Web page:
Laser welding and cutting of long fibre reinforced thermoplastic composites and the influence on mechanical properties for lightweight structural application

Peter Hansen (speaker), Sandra Royo Perez, Richard Staehr, Verena Wippo, Peter Jaeschke

Peter Hansen (speaker)a, Sandra Royo Pereza, Richard Staehrb, Verena Wippob, Peter Jaeschkeb

  1. Element Materials Technology (UK)
  2. Laser Zentrum (Germany)

Carbon fibre reinforced plastics (CFRP) offer great potential for lightweight construction, especially in the transportation sector and structures based on thermoplastic matrix materials are of growing interest. One barrier to the widespread uptake of thermoplastic composites (TPC) structures is the lack of economic, quick and reliable component manufacturing processes that includes the joining technologies and the trimming of parts.

A consortium of organizations across Europe have been developing and assessing a novel joining technique for TPC parts based on laser transmission welding (LTW) technology. This welding method has provided the possibility to join thermoplastic brackets and retainers to larger components made of CFRP without adhesive bonding or riveting. Larger structures were also manufactured, welded and tested within the project. Laser transmission welding of TPC offers a highly flexible and automated process with short cycle times and with reduced manufacturing steps. Another advantage of this technique is the local and controllable heat development, which is the basis of generating small and precise weld seams for joining small parts

Laser machining of CFRP provides a processing method that is force-free, wear-free, fast and automated for cutting and trimming. However, for cutting processes the heat generated can lead to heat affected zones (HAZ), which can be distinguished by areas with vaporization or decomposition of the matrix material or delamination of the laminate. The HAZ can have an influence on the mechanical properties of CFRP structures.

This paper investigates the mechanical properties of laser welded and laser cut thermoplastic composite materials and compares the techniques with conventional joining and cutting technologies. For the laser transmission welding, the properties were determined using standard and bespoke test methods including small structural components and were compared with adhesive bonding and mechanical fasteners. For the laser cutting study the mechanical properties were determined by conducting standard tests including a ±45° tensile test to measure the in-plane shear strength. In addition, for each parameter set the extent of the different HAZ types were measured and visually evaluated by photomicrographs of cross-sections in order to correlate the mechanical behavior with the observable damage.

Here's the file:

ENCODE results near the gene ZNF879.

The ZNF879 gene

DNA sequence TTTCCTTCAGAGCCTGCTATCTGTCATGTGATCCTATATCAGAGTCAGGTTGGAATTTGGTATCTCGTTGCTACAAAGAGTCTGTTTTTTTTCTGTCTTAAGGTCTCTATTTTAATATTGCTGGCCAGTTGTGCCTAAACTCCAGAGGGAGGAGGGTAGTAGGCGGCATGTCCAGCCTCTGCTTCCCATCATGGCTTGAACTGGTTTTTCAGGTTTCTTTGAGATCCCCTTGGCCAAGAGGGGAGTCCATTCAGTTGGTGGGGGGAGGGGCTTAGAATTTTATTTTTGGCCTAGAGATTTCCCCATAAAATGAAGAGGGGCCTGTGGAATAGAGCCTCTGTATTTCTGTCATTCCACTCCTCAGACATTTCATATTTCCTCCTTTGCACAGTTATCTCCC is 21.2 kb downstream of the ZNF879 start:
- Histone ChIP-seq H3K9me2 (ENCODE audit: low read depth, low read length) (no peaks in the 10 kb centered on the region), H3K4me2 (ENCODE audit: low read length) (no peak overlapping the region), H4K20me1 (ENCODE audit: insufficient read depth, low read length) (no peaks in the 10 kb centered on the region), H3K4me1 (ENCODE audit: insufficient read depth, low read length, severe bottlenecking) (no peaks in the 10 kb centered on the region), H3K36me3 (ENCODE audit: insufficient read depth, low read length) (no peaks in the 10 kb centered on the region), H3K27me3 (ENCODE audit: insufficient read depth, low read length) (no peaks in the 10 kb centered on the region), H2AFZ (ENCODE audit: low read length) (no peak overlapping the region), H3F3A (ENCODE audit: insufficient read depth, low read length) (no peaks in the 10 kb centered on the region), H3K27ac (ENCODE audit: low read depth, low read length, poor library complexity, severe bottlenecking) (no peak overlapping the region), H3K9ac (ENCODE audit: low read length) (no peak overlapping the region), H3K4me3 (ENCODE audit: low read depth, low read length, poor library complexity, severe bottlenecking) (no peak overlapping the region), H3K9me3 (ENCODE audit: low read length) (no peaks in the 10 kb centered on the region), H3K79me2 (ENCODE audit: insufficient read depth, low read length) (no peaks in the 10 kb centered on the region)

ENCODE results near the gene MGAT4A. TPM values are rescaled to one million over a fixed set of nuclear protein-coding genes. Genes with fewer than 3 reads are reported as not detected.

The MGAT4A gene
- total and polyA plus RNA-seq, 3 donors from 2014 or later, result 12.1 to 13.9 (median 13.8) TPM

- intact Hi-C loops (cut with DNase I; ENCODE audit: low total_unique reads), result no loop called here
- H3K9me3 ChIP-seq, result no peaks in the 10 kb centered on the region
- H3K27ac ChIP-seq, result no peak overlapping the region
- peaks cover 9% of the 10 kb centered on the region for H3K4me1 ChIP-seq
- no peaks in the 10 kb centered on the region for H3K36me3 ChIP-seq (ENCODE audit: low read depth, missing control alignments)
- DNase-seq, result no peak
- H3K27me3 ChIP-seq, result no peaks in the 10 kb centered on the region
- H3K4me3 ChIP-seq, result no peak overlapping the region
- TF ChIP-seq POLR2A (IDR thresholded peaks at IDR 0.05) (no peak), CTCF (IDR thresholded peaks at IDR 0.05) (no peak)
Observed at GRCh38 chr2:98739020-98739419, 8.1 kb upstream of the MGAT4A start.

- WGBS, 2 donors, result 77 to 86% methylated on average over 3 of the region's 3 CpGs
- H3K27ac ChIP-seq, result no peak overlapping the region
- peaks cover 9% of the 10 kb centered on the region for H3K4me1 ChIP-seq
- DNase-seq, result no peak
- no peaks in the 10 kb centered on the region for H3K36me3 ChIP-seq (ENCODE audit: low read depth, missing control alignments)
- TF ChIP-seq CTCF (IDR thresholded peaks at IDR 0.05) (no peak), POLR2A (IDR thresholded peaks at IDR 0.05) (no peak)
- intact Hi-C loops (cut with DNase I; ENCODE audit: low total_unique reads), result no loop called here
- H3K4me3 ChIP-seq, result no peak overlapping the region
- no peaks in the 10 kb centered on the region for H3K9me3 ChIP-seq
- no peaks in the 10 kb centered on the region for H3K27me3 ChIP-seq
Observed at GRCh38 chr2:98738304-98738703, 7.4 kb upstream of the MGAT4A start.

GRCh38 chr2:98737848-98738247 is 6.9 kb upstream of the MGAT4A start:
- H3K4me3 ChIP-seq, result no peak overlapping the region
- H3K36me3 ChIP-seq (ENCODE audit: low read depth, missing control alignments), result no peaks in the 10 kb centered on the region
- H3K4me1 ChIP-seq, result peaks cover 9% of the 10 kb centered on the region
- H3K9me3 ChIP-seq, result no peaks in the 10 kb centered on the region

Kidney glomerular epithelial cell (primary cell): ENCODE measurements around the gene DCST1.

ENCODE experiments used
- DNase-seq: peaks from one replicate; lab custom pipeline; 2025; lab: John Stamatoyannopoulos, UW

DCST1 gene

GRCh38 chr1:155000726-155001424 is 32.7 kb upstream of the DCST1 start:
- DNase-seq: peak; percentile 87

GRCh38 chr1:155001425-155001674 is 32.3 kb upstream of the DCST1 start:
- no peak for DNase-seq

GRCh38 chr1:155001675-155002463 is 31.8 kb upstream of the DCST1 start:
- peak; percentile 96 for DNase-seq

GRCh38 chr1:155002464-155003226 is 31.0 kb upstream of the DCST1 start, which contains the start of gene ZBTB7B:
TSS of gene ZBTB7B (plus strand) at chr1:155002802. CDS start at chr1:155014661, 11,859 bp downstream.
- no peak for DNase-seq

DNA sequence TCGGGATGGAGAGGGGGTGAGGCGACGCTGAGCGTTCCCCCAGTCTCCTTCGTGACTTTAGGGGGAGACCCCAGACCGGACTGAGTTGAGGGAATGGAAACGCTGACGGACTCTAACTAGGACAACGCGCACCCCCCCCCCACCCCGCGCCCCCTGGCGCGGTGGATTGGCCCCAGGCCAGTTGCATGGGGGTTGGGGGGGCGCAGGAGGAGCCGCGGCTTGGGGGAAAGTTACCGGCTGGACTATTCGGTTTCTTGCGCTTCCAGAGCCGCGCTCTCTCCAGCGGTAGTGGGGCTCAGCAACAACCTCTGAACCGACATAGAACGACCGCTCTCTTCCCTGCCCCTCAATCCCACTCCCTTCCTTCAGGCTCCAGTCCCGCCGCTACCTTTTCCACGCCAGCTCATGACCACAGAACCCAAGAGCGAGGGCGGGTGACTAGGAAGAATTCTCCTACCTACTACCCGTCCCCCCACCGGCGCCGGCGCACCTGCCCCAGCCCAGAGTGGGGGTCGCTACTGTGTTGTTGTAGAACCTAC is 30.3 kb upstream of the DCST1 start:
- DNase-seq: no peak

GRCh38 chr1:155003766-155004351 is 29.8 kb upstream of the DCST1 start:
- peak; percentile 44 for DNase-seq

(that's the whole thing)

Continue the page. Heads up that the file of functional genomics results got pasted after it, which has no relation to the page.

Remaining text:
Break for Lunch (on your own)

Session 2: Plastics in Automotive Interiors/Exteriors


Delivering low emission and low odor plastics for automotive interiors

Jeffrey H. Helms, Ph.D., Global Automotive OEM Corporate Accounts Director, Celanese Engineered Materials

Automakers continue their push for lighter weight interior and exterior components to meet aggressive regulatory targets for 2021 and 2025 fuel economy and CO2. Most forecasts predict that powertrain actions alone will be unable to deliver these targets without a corresponding 30% reduction in vehicle mass. As a result, many manufacturers have already validated lighter weight structural components using long glass fiber reinforced thermoplastics in exterior applications including front end modules, grill opening reinforcements, bumper stiffeners and rear closures and interior applications including instrument panel, console and door inner panel structures. In each case, the components were delivered with both mass and cost savings relative to previous metal or even semistructural plastics designs.

Celanese Celstran® technology is one such material used broadly in the development and production of automotive components. By using a pultrusion process to create fully impregnated glass reinforced plastics, this technology delivers a high and consistent level of performance in structural applications. In addition, the Celstran technology has enabled first surface appearance parts in long glass fiber reinforced plastics which offer cost and weight benefits to traditional materials and the ability to locally reinforce traditional plastics in high impact or high load conditions. This presentation will review several of the commercial applications in long fiber reinforced thermoplastics both for structural and appearance applications.

Vehicle interior emissions and odor control have become increasingly important to global automotive manufacturers, led initially from Europe and Japan and now mandated in China. Today, all major automotive producers have either implemented specifications for interior air quality to control volatile organic emissions and odor in their cockpit designs and materials selection. Celanese has developed industry leading acetal products as well as low odor and carbon emission polypropylene composites that perform well to the regulatory or OEM requirements automotive interior air quality.